The bedroom tax has failed to save the taxpayer £115 million of the £445 million that was expected, a leading social policy charity has found.
A report by the Joseph Rowntree Foundation said savings from the so-called bedroom tax - a reduction in housing benefit for social housing tenants deemed to have more rooms than they need - were lower than expected but fewer people had been affected.
Around 498,000 people had been affected altogether, the report said, compared with an initial Government estimate of 660.000.
Report author Steve Wilcox said: "There are options to alleviate the worst effects of the policy - particularly in the provisions for people with disabilities, bedrooms too small to share, and those unable to move.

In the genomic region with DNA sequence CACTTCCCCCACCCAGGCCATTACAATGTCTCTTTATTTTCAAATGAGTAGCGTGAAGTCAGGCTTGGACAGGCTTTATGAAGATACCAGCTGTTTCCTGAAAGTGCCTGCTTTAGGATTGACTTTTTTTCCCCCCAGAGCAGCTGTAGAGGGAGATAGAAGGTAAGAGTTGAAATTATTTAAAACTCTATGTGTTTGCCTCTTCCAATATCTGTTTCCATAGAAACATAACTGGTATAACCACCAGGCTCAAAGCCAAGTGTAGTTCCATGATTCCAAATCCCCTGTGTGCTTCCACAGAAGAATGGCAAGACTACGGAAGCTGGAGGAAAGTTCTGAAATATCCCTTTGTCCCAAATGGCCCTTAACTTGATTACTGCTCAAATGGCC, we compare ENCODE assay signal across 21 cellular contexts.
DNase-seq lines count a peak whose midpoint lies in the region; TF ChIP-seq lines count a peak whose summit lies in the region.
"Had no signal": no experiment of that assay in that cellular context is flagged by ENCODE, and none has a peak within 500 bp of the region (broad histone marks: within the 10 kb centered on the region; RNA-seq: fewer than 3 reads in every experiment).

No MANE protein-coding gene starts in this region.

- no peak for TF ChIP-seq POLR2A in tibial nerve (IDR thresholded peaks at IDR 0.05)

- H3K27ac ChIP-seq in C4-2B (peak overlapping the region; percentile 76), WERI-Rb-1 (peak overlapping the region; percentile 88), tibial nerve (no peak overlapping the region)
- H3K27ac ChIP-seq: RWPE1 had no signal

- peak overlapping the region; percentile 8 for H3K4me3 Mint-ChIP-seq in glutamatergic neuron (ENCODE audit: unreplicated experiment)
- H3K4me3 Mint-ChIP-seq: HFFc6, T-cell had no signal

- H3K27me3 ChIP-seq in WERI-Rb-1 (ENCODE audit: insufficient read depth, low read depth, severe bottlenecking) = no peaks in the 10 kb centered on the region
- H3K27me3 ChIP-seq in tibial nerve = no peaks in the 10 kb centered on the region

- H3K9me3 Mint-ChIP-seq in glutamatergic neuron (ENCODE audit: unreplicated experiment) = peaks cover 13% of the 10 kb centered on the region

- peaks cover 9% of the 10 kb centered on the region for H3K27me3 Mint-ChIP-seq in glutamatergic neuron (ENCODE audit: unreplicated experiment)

"The savings from the size criteria are modest, and will decline over time, but they have been achieved at disproportionate costs for tenants and landlords."
More top news
Arkansas has become the first US state in 17 years to carry out back-to-back executions after putting two inmates to death.
Up to three million children risk going hungry over the school holidays, with increasing numbers of families relying on food banks, MPs say.
Tuesday will be a cold and windy day across the British Isles with a mix of sunshine and showers.